Fossil Find Shows Evidence of a Velociraptor Feeding upon Another Dinosaur

Velociraptor that speedy Late Cretaceous predator with its sickle-shaped “killing claw” on the second toe of each foot, plus a jaw lined with more teeth than a T. rex has a deserved reputation for being vicious amongst dinosaur fans and scientists.  However, with the exception of one amazing fossil find made in 1971, palaeontologists had little evidence of what this turkey-sized animal fed on, but now that has changed thanks to a remarkable discovery made in China.

A Fight to the Death

Picture credit: Polish Academy of Sciences

The picture above shows the partial excavation of one of the most famous dinosaur fossils discovered to date.  A Polish expedition exploring Late Cretaceous strata at a site called Toogreeg in the Gobi desert of Mongolia, uncovered evidence of a fight to the death between two dinosaurs.

A predatory Velociraptor (seen on the right of the picture) has been preserved alongside a Protoceratops (herbivore).  The tangled fossil shows that the Velociraptor had grasped the plant-eater’s head and was delivering vicious kicks to the underbelly of the Protoceratops, whilst the Protoceratops gripped the attacker’s arm in its strong beak.  It is likely that this duel led to both animals being mortally wounded, their remains being engulfed in sand and preserved.  This remarkable fossil is known as “the fighting dinosaurs” and is one of very few specimens that show fighting behaviour in Dinosauria.

However, a team of researchers have found fossil fragments of Velociraptor teeth alongside the scattered bones of a sub-adult Protoceratops and from the scratches on the bones, it seems that evidence of Velociraptor feeding behaviour has been found.  The teeth marks on the herbivore’s bones suggest that a Velociraptor scavenged the Protoceratops carcase.

Despite the “smoking gun” evidence of the 1971  discovery, scientists were unsure how often Velociraptor predated upon and fed upon other dinosaurs such as Protoceratops.  Velociraptor, with their misleading over-sized depiction in the Jurassic Park trilogy, were actually quite small theropods.  A fully grown Velociraptor (V. mongoliensis) could weigh as much as 15 kilogrammes and perhaps stood a little over a metre tall.  Protoceratops, despite being much slower than Velociraptor would have had size and strength on its side.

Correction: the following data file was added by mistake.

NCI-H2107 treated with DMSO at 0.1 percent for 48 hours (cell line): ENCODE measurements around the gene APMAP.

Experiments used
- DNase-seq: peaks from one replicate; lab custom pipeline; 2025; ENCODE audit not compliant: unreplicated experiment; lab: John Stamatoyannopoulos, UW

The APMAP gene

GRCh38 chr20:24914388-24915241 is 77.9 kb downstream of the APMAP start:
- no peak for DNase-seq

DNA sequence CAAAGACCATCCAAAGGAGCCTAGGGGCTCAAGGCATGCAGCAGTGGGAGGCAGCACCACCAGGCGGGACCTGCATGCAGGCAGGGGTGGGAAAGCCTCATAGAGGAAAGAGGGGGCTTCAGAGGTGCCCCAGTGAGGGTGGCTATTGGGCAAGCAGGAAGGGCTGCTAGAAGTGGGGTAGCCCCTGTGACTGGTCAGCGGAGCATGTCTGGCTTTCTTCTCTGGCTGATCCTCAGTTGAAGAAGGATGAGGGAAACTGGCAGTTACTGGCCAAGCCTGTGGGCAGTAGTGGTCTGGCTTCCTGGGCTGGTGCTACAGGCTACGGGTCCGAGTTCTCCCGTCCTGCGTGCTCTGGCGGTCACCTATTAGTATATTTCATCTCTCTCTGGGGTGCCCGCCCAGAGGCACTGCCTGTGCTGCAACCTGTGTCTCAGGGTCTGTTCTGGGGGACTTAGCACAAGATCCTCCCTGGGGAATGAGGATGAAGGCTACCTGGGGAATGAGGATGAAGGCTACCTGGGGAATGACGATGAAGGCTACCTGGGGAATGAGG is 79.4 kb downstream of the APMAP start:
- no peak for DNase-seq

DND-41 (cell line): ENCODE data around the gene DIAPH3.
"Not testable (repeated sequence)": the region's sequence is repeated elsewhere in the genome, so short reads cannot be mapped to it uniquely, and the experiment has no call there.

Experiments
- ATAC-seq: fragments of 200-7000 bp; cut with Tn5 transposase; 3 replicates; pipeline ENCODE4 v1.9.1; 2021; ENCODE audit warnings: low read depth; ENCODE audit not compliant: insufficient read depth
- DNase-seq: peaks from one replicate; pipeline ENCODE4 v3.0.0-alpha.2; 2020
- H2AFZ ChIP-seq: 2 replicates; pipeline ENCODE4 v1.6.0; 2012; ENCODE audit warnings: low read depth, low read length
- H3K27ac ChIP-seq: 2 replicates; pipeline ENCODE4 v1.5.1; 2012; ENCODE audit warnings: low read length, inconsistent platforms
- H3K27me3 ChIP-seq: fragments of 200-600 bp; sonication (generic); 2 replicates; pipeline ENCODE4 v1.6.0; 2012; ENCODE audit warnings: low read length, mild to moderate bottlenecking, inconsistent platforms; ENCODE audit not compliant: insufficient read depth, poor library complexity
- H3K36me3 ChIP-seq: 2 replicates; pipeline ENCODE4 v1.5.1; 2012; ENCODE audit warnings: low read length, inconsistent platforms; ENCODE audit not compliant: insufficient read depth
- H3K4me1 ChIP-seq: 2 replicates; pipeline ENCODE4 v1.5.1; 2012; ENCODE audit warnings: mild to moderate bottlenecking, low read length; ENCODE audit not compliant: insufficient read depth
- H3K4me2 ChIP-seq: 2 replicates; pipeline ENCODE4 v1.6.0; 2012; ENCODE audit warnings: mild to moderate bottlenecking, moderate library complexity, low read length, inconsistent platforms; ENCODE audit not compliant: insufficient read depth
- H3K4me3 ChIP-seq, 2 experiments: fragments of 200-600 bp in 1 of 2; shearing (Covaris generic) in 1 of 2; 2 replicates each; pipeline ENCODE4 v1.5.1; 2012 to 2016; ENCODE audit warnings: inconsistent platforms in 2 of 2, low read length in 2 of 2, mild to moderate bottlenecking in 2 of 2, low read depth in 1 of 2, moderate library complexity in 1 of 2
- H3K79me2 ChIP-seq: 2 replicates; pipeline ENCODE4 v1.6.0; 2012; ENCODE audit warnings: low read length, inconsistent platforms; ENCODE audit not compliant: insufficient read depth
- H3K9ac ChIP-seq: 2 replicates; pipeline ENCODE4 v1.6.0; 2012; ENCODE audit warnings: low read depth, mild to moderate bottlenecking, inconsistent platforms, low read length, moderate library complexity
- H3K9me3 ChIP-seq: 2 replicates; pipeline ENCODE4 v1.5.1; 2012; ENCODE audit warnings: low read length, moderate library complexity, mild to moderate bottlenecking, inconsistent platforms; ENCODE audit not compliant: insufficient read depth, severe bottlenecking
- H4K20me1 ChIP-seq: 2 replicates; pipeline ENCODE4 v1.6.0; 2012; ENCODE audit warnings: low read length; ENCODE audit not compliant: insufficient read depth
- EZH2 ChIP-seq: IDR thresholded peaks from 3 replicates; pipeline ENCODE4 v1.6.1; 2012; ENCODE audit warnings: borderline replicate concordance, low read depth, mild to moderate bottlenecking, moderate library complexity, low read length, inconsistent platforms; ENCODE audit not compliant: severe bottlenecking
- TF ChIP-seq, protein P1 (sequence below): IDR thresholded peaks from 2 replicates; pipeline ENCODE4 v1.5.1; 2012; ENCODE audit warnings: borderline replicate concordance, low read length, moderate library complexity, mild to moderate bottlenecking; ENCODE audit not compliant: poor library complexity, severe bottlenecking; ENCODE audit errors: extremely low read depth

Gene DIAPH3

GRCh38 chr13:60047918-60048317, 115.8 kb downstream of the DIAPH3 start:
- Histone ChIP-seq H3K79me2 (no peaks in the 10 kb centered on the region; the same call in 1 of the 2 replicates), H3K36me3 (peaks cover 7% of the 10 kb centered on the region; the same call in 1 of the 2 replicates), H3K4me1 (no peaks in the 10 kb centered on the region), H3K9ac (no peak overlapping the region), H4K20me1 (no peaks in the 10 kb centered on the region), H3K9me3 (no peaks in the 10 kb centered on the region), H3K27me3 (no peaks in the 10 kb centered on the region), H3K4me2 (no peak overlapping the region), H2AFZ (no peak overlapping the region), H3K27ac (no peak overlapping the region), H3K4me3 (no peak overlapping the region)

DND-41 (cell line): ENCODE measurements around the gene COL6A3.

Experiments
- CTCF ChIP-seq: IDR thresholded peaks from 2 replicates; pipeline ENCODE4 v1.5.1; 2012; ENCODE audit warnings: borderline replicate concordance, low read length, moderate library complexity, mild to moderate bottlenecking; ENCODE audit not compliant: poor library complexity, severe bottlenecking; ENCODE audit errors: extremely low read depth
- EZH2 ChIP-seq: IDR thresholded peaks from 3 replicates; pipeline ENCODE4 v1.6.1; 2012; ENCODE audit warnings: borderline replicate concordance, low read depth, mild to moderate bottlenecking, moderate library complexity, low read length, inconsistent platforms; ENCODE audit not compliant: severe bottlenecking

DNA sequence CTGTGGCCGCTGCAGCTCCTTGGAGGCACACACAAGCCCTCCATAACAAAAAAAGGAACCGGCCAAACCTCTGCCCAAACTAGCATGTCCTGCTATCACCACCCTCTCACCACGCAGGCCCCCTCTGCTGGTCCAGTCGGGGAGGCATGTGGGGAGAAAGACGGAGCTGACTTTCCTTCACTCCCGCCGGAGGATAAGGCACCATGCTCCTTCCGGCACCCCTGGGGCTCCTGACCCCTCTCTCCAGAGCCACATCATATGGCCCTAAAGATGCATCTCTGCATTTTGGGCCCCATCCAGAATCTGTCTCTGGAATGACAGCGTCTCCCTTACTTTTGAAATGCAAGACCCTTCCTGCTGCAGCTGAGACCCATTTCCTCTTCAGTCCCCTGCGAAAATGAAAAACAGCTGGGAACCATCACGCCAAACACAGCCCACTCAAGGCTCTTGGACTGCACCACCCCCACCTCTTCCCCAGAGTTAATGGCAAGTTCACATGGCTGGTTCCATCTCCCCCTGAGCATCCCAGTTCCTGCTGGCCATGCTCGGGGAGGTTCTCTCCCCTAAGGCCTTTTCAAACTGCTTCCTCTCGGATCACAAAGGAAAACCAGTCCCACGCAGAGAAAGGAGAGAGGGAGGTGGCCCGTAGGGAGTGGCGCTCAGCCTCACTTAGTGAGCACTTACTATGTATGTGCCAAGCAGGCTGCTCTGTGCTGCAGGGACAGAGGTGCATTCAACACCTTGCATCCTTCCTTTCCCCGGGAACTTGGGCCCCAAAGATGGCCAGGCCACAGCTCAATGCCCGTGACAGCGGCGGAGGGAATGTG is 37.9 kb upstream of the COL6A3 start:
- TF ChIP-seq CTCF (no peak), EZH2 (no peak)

Adult Protoceratops would have reached lengths in excess of six feet and their squat, powerful bodies could have weighed as much as 400 kilogrammes.  Scientists have speculated that dinosaurs such as Velociraptor may have fed mainly on smaller animals such as lizards, baby dinosaurs and birds, although if they hunted in a pack they would have been capable of bringing down much larger quarry.

Protoceratops fossils in this particular rock strata are the commonest large vertebrate fossils found.  Fossils of Velociraptor, especially their teeth have been found in this strata also, this may indicate that the predatory Velociraptor interacted frequently with the relatively common herbivore Protoceratops.

This new discovery, a paper of which is due to be published shortly in the scientific journal Palaeogeography, Palaeoclimatology, Palaeoecology, suggests that Velociraptors may have regularly fed on Protoceratops.  The finding of Velociraptor teeth in association with Protoceratops bones that show scratches made from feeding dinosaurs indicates that Velociraptor may have regularly dined on Protoceratops, either by hunting or scavenging from the bodies of those animals that had already perished.

Dr David Hone of the Chinese Academy of Sciences (Beijing) made the new discovery in Upper Cretaceous deposits at Bayan Mandahu, in Inner Mongolia, China.   His colleague Dr Jonah Choiniere found a mass of badly eroded Protoceratops bones, amongst them lay two Velociraptorine-like teeth.  The scientists were keen to analyse the dinosaur bones to see if any signs of feeding behaviour had been preserved.  Dr Hone and colleagues Dr Mike Pittman and Dr Corwin Sullivan were able to identify a number of bite marks and scratches that indicated that the carcase had been scavenged by a Velociraptor-like dinosaur, the teeth were broken and shed as it fed.